Contingent Assets and Liabilities

In the accounting field, a business is defined by its assets. The sum of the assets is the accounting entity. The accounting entity is the economic unit, the business, being accounted for. It is not necessarily a legal entity. A proprietorship is not a legal entity. Although a corporation is legally recognized, it may operate more than one business and muddle the description.

Assets are considered part of a business if the economic benefits and risks of ownership accrue to that business. When the existence of an asset is uncertain, it is known as a contigent asset. As a result, they are not recorded formally in accounts but are merely listed and described in the notes of the financial statements.

The equity of an accounting entity is defined by its assets. They are the amounts that will have to be paid in respect of its assets. If a property is being leased is defined as an asset, then all the lease payments are considered liabilities. A liability is established in reference to how an asset is defined.

When the existence of a liability is called into question, it is considered a contingent liability. If it is probable the amount will have to be paid, the liability is considered real. But if there is reasonable doubt involved, it would be classified as contingent. Just as with contingent assets, contingent liabilities are not recorded in actual accounts but are only noted on financial statements.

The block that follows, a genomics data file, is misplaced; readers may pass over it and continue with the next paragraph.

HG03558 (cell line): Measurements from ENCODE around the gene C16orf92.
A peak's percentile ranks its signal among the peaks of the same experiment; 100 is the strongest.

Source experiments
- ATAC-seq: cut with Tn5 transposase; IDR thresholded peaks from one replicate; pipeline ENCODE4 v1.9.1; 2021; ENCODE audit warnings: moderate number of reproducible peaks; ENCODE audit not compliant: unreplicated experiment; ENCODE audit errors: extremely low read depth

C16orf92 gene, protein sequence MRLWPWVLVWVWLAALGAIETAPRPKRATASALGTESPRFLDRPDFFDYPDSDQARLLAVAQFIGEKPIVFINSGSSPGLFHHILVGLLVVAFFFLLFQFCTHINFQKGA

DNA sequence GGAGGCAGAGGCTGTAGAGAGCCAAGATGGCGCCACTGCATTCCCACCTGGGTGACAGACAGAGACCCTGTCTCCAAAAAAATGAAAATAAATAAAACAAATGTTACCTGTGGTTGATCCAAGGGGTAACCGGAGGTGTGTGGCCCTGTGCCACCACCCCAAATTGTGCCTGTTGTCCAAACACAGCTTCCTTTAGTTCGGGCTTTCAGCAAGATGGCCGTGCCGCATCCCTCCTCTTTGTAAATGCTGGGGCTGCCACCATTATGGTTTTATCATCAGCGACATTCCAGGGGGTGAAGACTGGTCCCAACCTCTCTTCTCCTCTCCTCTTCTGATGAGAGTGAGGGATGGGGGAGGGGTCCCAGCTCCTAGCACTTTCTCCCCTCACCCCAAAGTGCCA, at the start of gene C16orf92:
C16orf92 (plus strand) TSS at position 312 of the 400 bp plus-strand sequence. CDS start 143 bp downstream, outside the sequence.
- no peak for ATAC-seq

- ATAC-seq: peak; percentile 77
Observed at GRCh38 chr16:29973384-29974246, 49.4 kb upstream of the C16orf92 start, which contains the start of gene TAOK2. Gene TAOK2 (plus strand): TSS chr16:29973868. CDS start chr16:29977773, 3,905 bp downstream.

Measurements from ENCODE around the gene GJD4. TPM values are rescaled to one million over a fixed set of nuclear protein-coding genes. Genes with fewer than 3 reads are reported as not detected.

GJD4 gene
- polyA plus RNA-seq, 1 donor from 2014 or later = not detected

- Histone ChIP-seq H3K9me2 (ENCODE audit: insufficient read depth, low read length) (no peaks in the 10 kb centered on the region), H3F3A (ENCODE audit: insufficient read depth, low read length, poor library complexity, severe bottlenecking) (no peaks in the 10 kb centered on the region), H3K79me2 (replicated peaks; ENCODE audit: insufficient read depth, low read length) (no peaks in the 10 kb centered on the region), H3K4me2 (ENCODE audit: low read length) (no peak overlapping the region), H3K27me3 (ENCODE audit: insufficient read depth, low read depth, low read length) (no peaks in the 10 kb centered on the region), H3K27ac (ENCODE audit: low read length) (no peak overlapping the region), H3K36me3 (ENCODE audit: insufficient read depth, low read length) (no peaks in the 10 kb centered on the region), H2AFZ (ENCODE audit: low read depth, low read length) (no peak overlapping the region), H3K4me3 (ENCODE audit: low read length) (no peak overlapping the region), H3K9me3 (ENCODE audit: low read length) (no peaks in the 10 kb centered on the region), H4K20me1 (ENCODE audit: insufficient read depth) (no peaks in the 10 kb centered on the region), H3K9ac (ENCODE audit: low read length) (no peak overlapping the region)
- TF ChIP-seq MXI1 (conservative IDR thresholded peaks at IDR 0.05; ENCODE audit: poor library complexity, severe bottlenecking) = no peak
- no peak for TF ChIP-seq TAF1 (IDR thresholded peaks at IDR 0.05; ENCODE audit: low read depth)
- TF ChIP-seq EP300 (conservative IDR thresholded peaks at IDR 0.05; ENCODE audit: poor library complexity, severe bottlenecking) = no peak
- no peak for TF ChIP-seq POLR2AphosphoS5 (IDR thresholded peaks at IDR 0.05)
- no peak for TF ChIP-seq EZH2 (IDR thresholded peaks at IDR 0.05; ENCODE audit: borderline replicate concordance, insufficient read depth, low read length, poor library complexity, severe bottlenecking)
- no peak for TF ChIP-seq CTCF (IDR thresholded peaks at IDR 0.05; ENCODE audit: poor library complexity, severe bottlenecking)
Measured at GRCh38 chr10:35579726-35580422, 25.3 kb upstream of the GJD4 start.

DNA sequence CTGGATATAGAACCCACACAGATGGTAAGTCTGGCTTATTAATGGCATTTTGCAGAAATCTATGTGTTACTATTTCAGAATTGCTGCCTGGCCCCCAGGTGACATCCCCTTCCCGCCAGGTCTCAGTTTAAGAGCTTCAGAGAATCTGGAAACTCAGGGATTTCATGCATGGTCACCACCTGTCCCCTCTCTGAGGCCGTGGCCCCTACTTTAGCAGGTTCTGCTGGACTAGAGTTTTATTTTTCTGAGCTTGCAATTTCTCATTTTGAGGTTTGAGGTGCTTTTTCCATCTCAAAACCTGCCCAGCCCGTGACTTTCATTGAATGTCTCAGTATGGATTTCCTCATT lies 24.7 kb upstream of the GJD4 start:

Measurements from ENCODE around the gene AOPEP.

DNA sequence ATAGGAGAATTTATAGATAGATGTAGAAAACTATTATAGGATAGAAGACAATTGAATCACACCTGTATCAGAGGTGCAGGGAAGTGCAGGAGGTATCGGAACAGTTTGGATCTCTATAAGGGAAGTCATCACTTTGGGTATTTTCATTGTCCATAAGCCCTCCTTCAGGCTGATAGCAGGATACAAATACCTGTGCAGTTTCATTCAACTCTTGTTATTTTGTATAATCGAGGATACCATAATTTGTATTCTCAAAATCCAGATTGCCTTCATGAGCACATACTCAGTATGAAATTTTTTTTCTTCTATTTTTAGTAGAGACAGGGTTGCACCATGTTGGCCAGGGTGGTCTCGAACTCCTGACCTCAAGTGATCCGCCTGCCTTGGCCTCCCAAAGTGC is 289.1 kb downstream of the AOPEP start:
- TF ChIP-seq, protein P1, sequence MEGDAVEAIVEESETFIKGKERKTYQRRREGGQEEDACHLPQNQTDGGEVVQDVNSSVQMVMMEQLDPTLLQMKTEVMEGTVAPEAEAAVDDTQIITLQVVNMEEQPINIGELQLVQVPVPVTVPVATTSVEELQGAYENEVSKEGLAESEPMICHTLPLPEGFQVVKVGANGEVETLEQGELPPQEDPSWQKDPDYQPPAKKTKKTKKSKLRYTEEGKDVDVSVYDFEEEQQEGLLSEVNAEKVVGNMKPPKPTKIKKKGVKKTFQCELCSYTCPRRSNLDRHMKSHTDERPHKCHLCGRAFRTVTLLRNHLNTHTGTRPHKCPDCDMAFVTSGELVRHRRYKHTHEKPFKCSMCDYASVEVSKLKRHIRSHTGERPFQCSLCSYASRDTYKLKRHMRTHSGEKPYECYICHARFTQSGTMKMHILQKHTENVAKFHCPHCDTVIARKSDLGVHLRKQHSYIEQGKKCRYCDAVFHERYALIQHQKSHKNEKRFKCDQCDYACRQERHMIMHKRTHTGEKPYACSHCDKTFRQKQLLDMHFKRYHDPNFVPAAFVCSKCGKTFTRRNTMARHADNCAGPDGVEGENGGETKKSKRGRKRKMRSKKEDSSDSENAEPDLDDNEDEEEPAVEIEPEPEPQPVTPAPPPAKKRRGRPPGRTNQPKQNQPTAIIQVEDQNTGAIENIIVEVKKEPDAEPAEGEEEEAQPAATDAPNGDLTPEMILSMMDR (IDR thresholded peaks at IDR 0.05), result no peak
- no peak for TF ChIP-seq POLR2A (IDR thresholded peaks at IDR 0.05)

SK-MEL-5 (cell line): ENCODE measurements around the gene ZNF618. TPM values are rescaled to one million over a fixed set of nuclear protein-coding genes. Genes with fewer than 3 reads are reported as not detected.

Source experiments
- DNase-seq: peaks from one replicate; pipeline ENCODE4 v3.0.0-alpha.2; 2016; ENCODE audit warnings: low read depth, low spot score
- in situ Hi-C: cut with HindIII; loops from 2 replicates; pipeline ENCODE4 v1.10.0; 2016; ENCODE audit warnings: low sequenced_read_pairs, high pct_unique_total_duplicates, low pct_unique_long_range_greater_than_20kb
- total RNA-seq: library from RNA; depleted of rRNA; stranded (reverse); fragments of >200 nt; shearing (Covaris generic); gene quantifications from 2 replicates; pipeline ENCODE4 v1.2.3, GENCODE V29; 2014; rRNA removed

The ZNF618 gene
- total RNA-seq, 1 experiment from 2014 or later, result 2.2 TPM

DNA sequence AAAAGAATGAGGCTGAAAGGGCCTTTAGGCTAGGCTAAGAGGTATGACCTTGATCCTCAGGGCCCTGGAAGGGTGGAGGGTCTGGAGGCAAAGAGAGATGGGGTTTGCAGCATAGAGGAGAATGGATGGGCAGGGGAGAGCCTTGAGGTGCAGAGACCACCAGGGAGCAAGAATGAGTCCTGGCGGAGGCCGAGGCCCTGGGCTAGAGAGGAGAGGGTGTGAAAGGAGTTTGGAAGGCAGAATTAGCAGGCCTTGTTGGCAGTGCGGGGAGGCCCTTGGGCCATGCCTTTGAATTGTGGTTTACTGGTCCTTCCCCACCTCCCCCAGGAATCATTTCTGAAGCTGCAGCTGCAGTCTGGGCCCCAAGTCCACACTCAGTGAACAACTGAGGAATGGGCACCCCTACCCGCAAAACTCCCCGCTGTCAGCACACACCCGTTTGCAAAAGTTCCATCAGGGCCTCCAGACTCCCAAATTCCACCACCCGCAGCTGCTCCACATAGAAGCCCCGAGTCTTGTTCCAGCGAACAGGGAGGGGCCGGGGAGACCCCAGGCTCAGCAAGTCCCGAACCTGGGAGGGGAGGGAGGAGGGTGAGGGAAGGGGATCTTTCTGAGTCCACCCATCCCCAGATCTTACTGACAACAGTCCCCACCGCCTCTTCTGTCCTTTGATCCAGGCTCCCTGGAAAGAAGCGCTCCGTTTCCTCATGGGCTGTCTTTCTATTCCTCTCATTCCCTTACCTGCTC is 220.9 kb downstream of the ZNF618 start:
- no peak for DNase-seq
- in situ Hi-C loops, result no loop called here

There are times when money will have to be paid but the specific amount is not determinable. Therefore, the liability is real because it is certain money will be paid out but the amount cannot be reasonably estimated. The least probable amount is then recorded in the accounts while a note is made in the financial statements explaining the situation along with its range of possible liability.